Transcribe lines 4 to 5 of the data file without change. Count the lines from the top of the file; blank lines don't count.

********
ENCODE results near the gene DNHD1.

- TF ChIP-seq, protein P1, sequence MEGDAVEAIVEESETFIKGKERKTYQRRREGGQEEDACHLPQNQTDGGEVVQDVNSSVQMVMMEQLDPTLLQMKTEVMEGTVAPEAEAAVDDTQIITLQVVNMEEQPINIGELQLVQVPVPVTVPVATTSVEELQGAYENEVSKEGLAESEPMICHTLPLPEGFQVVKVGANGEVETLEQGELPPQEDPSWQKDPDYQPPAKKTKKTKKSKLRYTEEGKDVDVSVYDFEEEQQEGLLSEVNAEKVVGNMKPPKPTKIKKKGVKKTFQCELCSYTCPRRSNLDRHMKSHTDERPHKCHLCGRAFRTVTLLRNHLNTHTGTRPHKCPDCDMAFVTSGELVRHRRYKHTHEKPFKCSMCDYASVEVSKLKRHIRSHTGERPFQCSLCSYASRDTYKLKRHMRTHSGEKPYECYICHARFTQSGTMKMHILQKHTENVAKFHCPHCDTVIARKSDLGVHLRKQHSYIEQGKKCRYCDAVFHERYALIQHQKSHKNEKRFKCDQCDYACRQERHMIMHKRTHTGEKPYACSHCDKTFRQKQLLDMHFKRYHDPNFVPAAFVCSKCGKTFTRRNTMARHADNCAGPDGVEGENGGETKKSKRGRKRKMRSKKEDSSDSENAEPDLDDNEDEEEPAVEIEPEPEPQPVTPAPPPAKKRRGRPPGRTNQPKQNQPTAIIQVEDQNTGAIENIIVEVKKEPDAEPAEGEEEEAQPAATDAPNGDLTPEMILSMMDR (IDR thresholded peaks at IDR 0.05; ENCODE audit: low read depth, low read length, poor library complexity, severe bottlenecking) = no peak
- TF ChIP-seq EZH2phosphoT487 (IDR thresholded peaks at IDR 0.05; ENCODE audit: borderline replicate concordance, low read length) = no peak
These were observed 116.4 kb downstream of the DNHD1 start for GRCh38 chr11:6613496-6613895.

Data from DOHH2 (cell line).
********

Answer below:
These were observed 116.4 kb downstream of the DNHD1 start for GRCh38 chr11:6613496-6613895.

Data from DOHH2 (cell line).